If you’ve ever wondered where we get the odd name “Pilates” for our exercises, look no further. Pilates, (said like “puh-lah-tees,” as opposed to “pie-lates”) is named after its creator, Joseph Hubertus Pilates. Born in Germany in 1880, Joe was a frail child suffering from athsma, rickets, and rheumatic fever, resulting in muscular weakness. Determined to overcome his physical limitations, he dedicated his life to becoming physically stronger and became accomplished in many sports, including boxing, gymnastics, and skiing. Joe was also a performer.
At the outbreak of WWI, Joe was living in England and was placed under forced internment. During that time, he lived in two different camps, refined his ideas of a fitness regimen, and trained other internees in his system of exercise developed over 20 years prior to his forced interment. He was also a nurse/caretaker to the many internees struck with wartime disease and physical injury. Taking springs from beds and rigging them to create spring resistance, he began devising equipment to rehabilitate his “patients” and created “movement” for the bedridden, which led to his later equipment designs. An influenza epidemic struck England in 1918, killing thousands of people, but not a single one of Joe’s trainees died. This, he claimed, testified to the effectiveness of his system, which he called “Contrology”.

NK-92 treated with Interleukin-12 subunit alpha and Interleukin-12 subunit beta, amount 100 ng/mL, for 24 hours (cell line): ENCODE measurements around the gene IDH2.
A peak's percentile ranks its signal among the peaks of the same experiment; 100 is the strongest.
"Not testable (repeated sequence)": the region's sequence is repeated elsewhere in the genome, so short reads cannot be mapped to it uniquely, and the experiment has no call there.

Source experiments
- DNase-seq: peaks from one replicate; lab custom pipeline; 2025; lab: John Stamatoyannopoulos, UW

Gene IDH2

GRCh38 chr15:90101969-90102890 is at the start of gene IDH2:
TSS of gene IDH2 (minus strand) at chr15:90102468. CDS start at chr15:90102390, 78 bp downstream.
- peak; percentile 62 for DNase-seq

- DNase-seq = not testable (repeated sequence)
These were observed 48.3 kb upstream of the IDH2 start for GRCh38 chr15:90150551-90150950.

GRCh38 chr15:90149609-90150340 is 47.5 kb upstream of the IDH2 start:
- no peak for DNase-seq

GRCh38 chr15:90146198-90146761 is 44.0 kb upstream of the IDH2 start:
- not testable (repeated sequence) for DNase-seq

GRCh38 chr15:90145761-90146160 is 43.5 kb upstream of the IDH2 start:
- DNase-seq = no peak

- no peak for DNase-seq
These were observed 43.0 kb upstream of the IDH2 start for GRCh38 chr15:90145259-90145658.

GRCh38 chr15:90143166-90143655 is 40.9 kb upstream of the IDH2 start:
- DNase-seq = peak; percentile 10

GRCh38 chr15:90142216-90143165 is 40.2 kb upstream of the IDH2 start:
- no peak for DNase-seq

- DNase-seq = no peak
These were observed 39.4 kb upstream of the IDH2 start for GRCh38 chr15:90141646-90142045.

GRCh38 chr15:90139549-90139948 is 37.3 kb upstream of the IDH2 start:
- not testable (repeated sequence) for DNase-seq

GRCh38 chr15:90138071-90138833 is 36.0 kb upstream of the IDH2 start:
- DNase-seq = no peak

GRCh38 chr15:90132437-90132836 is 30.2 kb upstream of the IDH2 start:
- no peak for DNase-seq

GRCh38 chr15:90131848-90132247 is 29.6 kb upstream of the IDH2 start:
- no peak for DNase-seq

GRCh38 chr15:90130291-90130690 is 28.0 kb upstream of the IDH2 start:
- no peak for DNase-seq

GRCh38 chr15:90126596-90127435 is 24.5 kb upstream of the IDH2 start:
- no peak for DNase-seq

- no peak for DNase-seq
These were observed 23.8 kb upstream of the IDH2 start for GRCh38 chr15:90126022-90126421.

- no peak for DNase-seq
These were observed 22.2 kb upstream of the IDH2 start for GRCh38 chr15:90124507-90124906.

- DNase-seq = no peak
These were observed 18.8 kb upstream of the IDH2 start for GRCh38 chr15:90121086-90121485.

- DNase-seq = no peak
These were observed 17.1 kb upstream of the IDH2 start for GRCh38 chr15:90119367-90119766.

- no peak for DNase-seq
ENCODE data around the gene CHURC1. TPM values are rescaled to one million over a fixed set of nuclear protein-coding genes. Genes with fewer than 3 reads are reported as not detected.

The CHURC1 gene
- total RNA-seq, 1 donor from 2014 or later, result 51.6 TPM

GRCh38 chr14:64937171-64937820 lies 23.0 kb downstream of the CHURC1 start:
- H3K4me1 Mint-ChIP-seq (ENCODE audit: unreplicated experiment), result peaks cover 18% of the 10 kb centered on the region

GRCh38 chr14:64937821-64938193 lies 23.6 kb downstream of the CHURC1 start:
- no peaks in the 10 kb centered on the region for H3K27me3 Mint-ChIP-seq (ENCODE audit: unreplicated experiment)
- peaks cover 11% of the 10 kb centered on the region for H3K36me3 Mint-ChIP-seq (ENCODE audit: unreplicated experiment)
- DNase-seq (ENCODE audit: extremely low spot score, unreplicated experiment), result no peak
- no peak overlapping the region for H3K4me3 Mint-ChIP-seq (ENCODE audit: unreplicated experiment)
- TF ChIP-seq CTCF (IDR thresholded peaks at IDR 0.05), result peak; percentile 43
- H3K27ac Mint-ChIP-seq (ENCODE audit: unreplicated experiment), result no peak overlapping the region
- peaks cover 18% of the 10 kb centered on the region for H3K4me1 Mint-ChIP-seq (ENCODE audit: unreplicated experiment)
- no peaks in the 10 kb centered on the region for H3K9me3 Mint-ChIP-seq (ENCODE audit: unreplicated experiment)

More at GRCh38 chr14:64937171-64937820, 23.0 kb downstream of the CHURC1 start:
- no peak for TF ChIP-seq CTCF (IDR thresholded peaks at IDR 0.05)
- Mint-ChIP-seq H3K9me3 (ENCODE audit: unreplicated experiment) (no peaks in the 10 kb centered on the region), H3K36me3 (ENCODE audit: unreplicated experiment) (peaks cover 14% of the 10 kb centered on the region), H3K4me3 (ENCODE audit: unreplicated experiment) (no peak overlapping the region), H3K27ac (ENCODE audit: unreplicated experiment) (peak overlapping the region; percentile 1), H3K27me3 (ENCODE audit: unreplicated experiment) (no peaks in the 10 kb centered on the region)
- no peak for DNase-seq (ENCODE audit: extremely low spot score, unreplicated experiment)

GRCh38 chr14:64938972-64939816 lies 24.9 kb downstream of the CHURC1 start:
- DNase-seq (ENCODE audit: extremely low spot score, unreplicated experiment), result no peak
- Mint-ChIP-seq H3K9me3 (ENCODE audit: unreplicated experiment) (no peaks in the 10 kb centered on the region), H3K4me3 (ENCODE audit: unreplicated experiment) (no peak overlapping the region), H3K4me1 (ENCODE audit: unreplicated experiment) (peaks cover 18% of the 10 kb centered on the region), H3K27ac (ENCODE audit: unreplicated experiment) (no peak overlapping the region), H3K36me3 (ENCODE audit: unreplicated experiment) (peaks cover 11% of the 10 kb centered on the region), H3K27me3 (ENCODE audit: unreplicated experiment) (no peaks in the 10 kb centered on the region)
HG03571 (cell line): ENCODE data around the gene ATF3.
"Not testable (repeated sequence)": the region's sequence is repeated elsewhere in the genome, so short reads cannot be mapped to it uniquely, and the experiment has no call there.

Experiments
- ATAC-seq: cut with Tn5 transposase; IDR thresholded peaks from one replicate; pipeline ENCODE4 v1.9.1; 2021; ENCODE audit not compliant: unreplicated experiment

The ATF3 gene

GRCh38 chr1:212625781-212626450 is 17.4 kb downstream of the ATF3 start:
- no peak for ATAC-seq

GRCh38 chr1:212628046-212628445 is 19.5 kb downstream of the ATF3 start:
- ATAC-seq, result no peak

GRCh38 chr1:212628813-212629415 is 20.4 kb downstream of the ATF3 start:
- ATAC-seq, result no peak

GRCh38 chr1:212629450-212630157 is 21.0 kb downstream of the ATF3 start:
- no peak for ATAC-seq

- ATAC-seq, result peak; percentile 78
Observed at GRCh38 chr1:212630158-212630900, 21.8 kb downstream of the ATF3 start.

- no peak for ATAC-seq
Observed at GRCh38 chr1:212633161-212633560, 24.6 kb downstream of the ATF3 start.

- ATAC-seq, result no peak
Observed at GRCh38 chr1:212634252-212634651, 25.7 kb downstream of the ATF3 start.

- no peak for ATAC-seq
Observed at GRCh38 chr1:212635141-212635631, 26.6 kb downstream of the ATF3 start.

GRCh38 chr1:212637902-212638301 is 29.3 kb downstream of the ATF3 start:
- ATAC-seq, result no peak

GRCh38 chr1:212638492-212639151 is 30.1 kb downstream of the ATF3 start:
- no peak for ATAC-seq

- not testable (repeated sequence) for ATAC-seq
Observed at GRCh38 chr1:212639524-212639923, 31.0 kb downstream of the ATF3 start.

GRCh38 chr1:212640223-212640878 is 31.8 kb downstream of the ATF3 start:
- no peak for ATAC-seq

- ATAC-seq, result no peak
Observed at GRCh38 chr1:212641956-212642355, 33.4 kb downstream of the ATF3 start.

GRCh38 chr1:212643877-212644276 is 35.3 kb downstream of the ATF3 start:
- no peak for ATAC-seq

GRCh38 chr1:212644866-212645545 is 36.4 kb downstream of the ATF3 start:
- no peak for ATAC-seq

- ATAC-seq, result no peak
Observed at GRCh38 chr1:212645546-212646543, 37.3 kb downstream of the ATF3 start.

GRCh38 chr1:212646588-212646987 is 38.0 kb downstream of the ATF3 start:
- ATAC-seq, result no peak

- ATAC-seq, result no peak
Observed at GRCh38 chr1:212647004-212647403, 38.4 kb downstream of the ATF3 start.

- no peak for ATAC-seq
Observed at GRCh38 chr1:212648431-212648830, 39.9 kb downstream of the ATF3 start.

His experience led to the development of his unique method of physical and mental conditioning, which he brought to the United States in the 1920s with his wife, Clara, where they opened up a body conditioning studio in NYC. In the early 1930s and 40s, popular dance choreographers, such as Martha Graham, George Balanchine, and Merce Cunningham, embraced Pilates’ exercise method. Joe continued to train clients until his death in 1967, at the ripe old age of 87.
“I must be right. Never an aspirin. Never injured a day in my life. The whole country, the whole world, should be doing my exercises. They’d be happier.” – Joe Pilates, age 87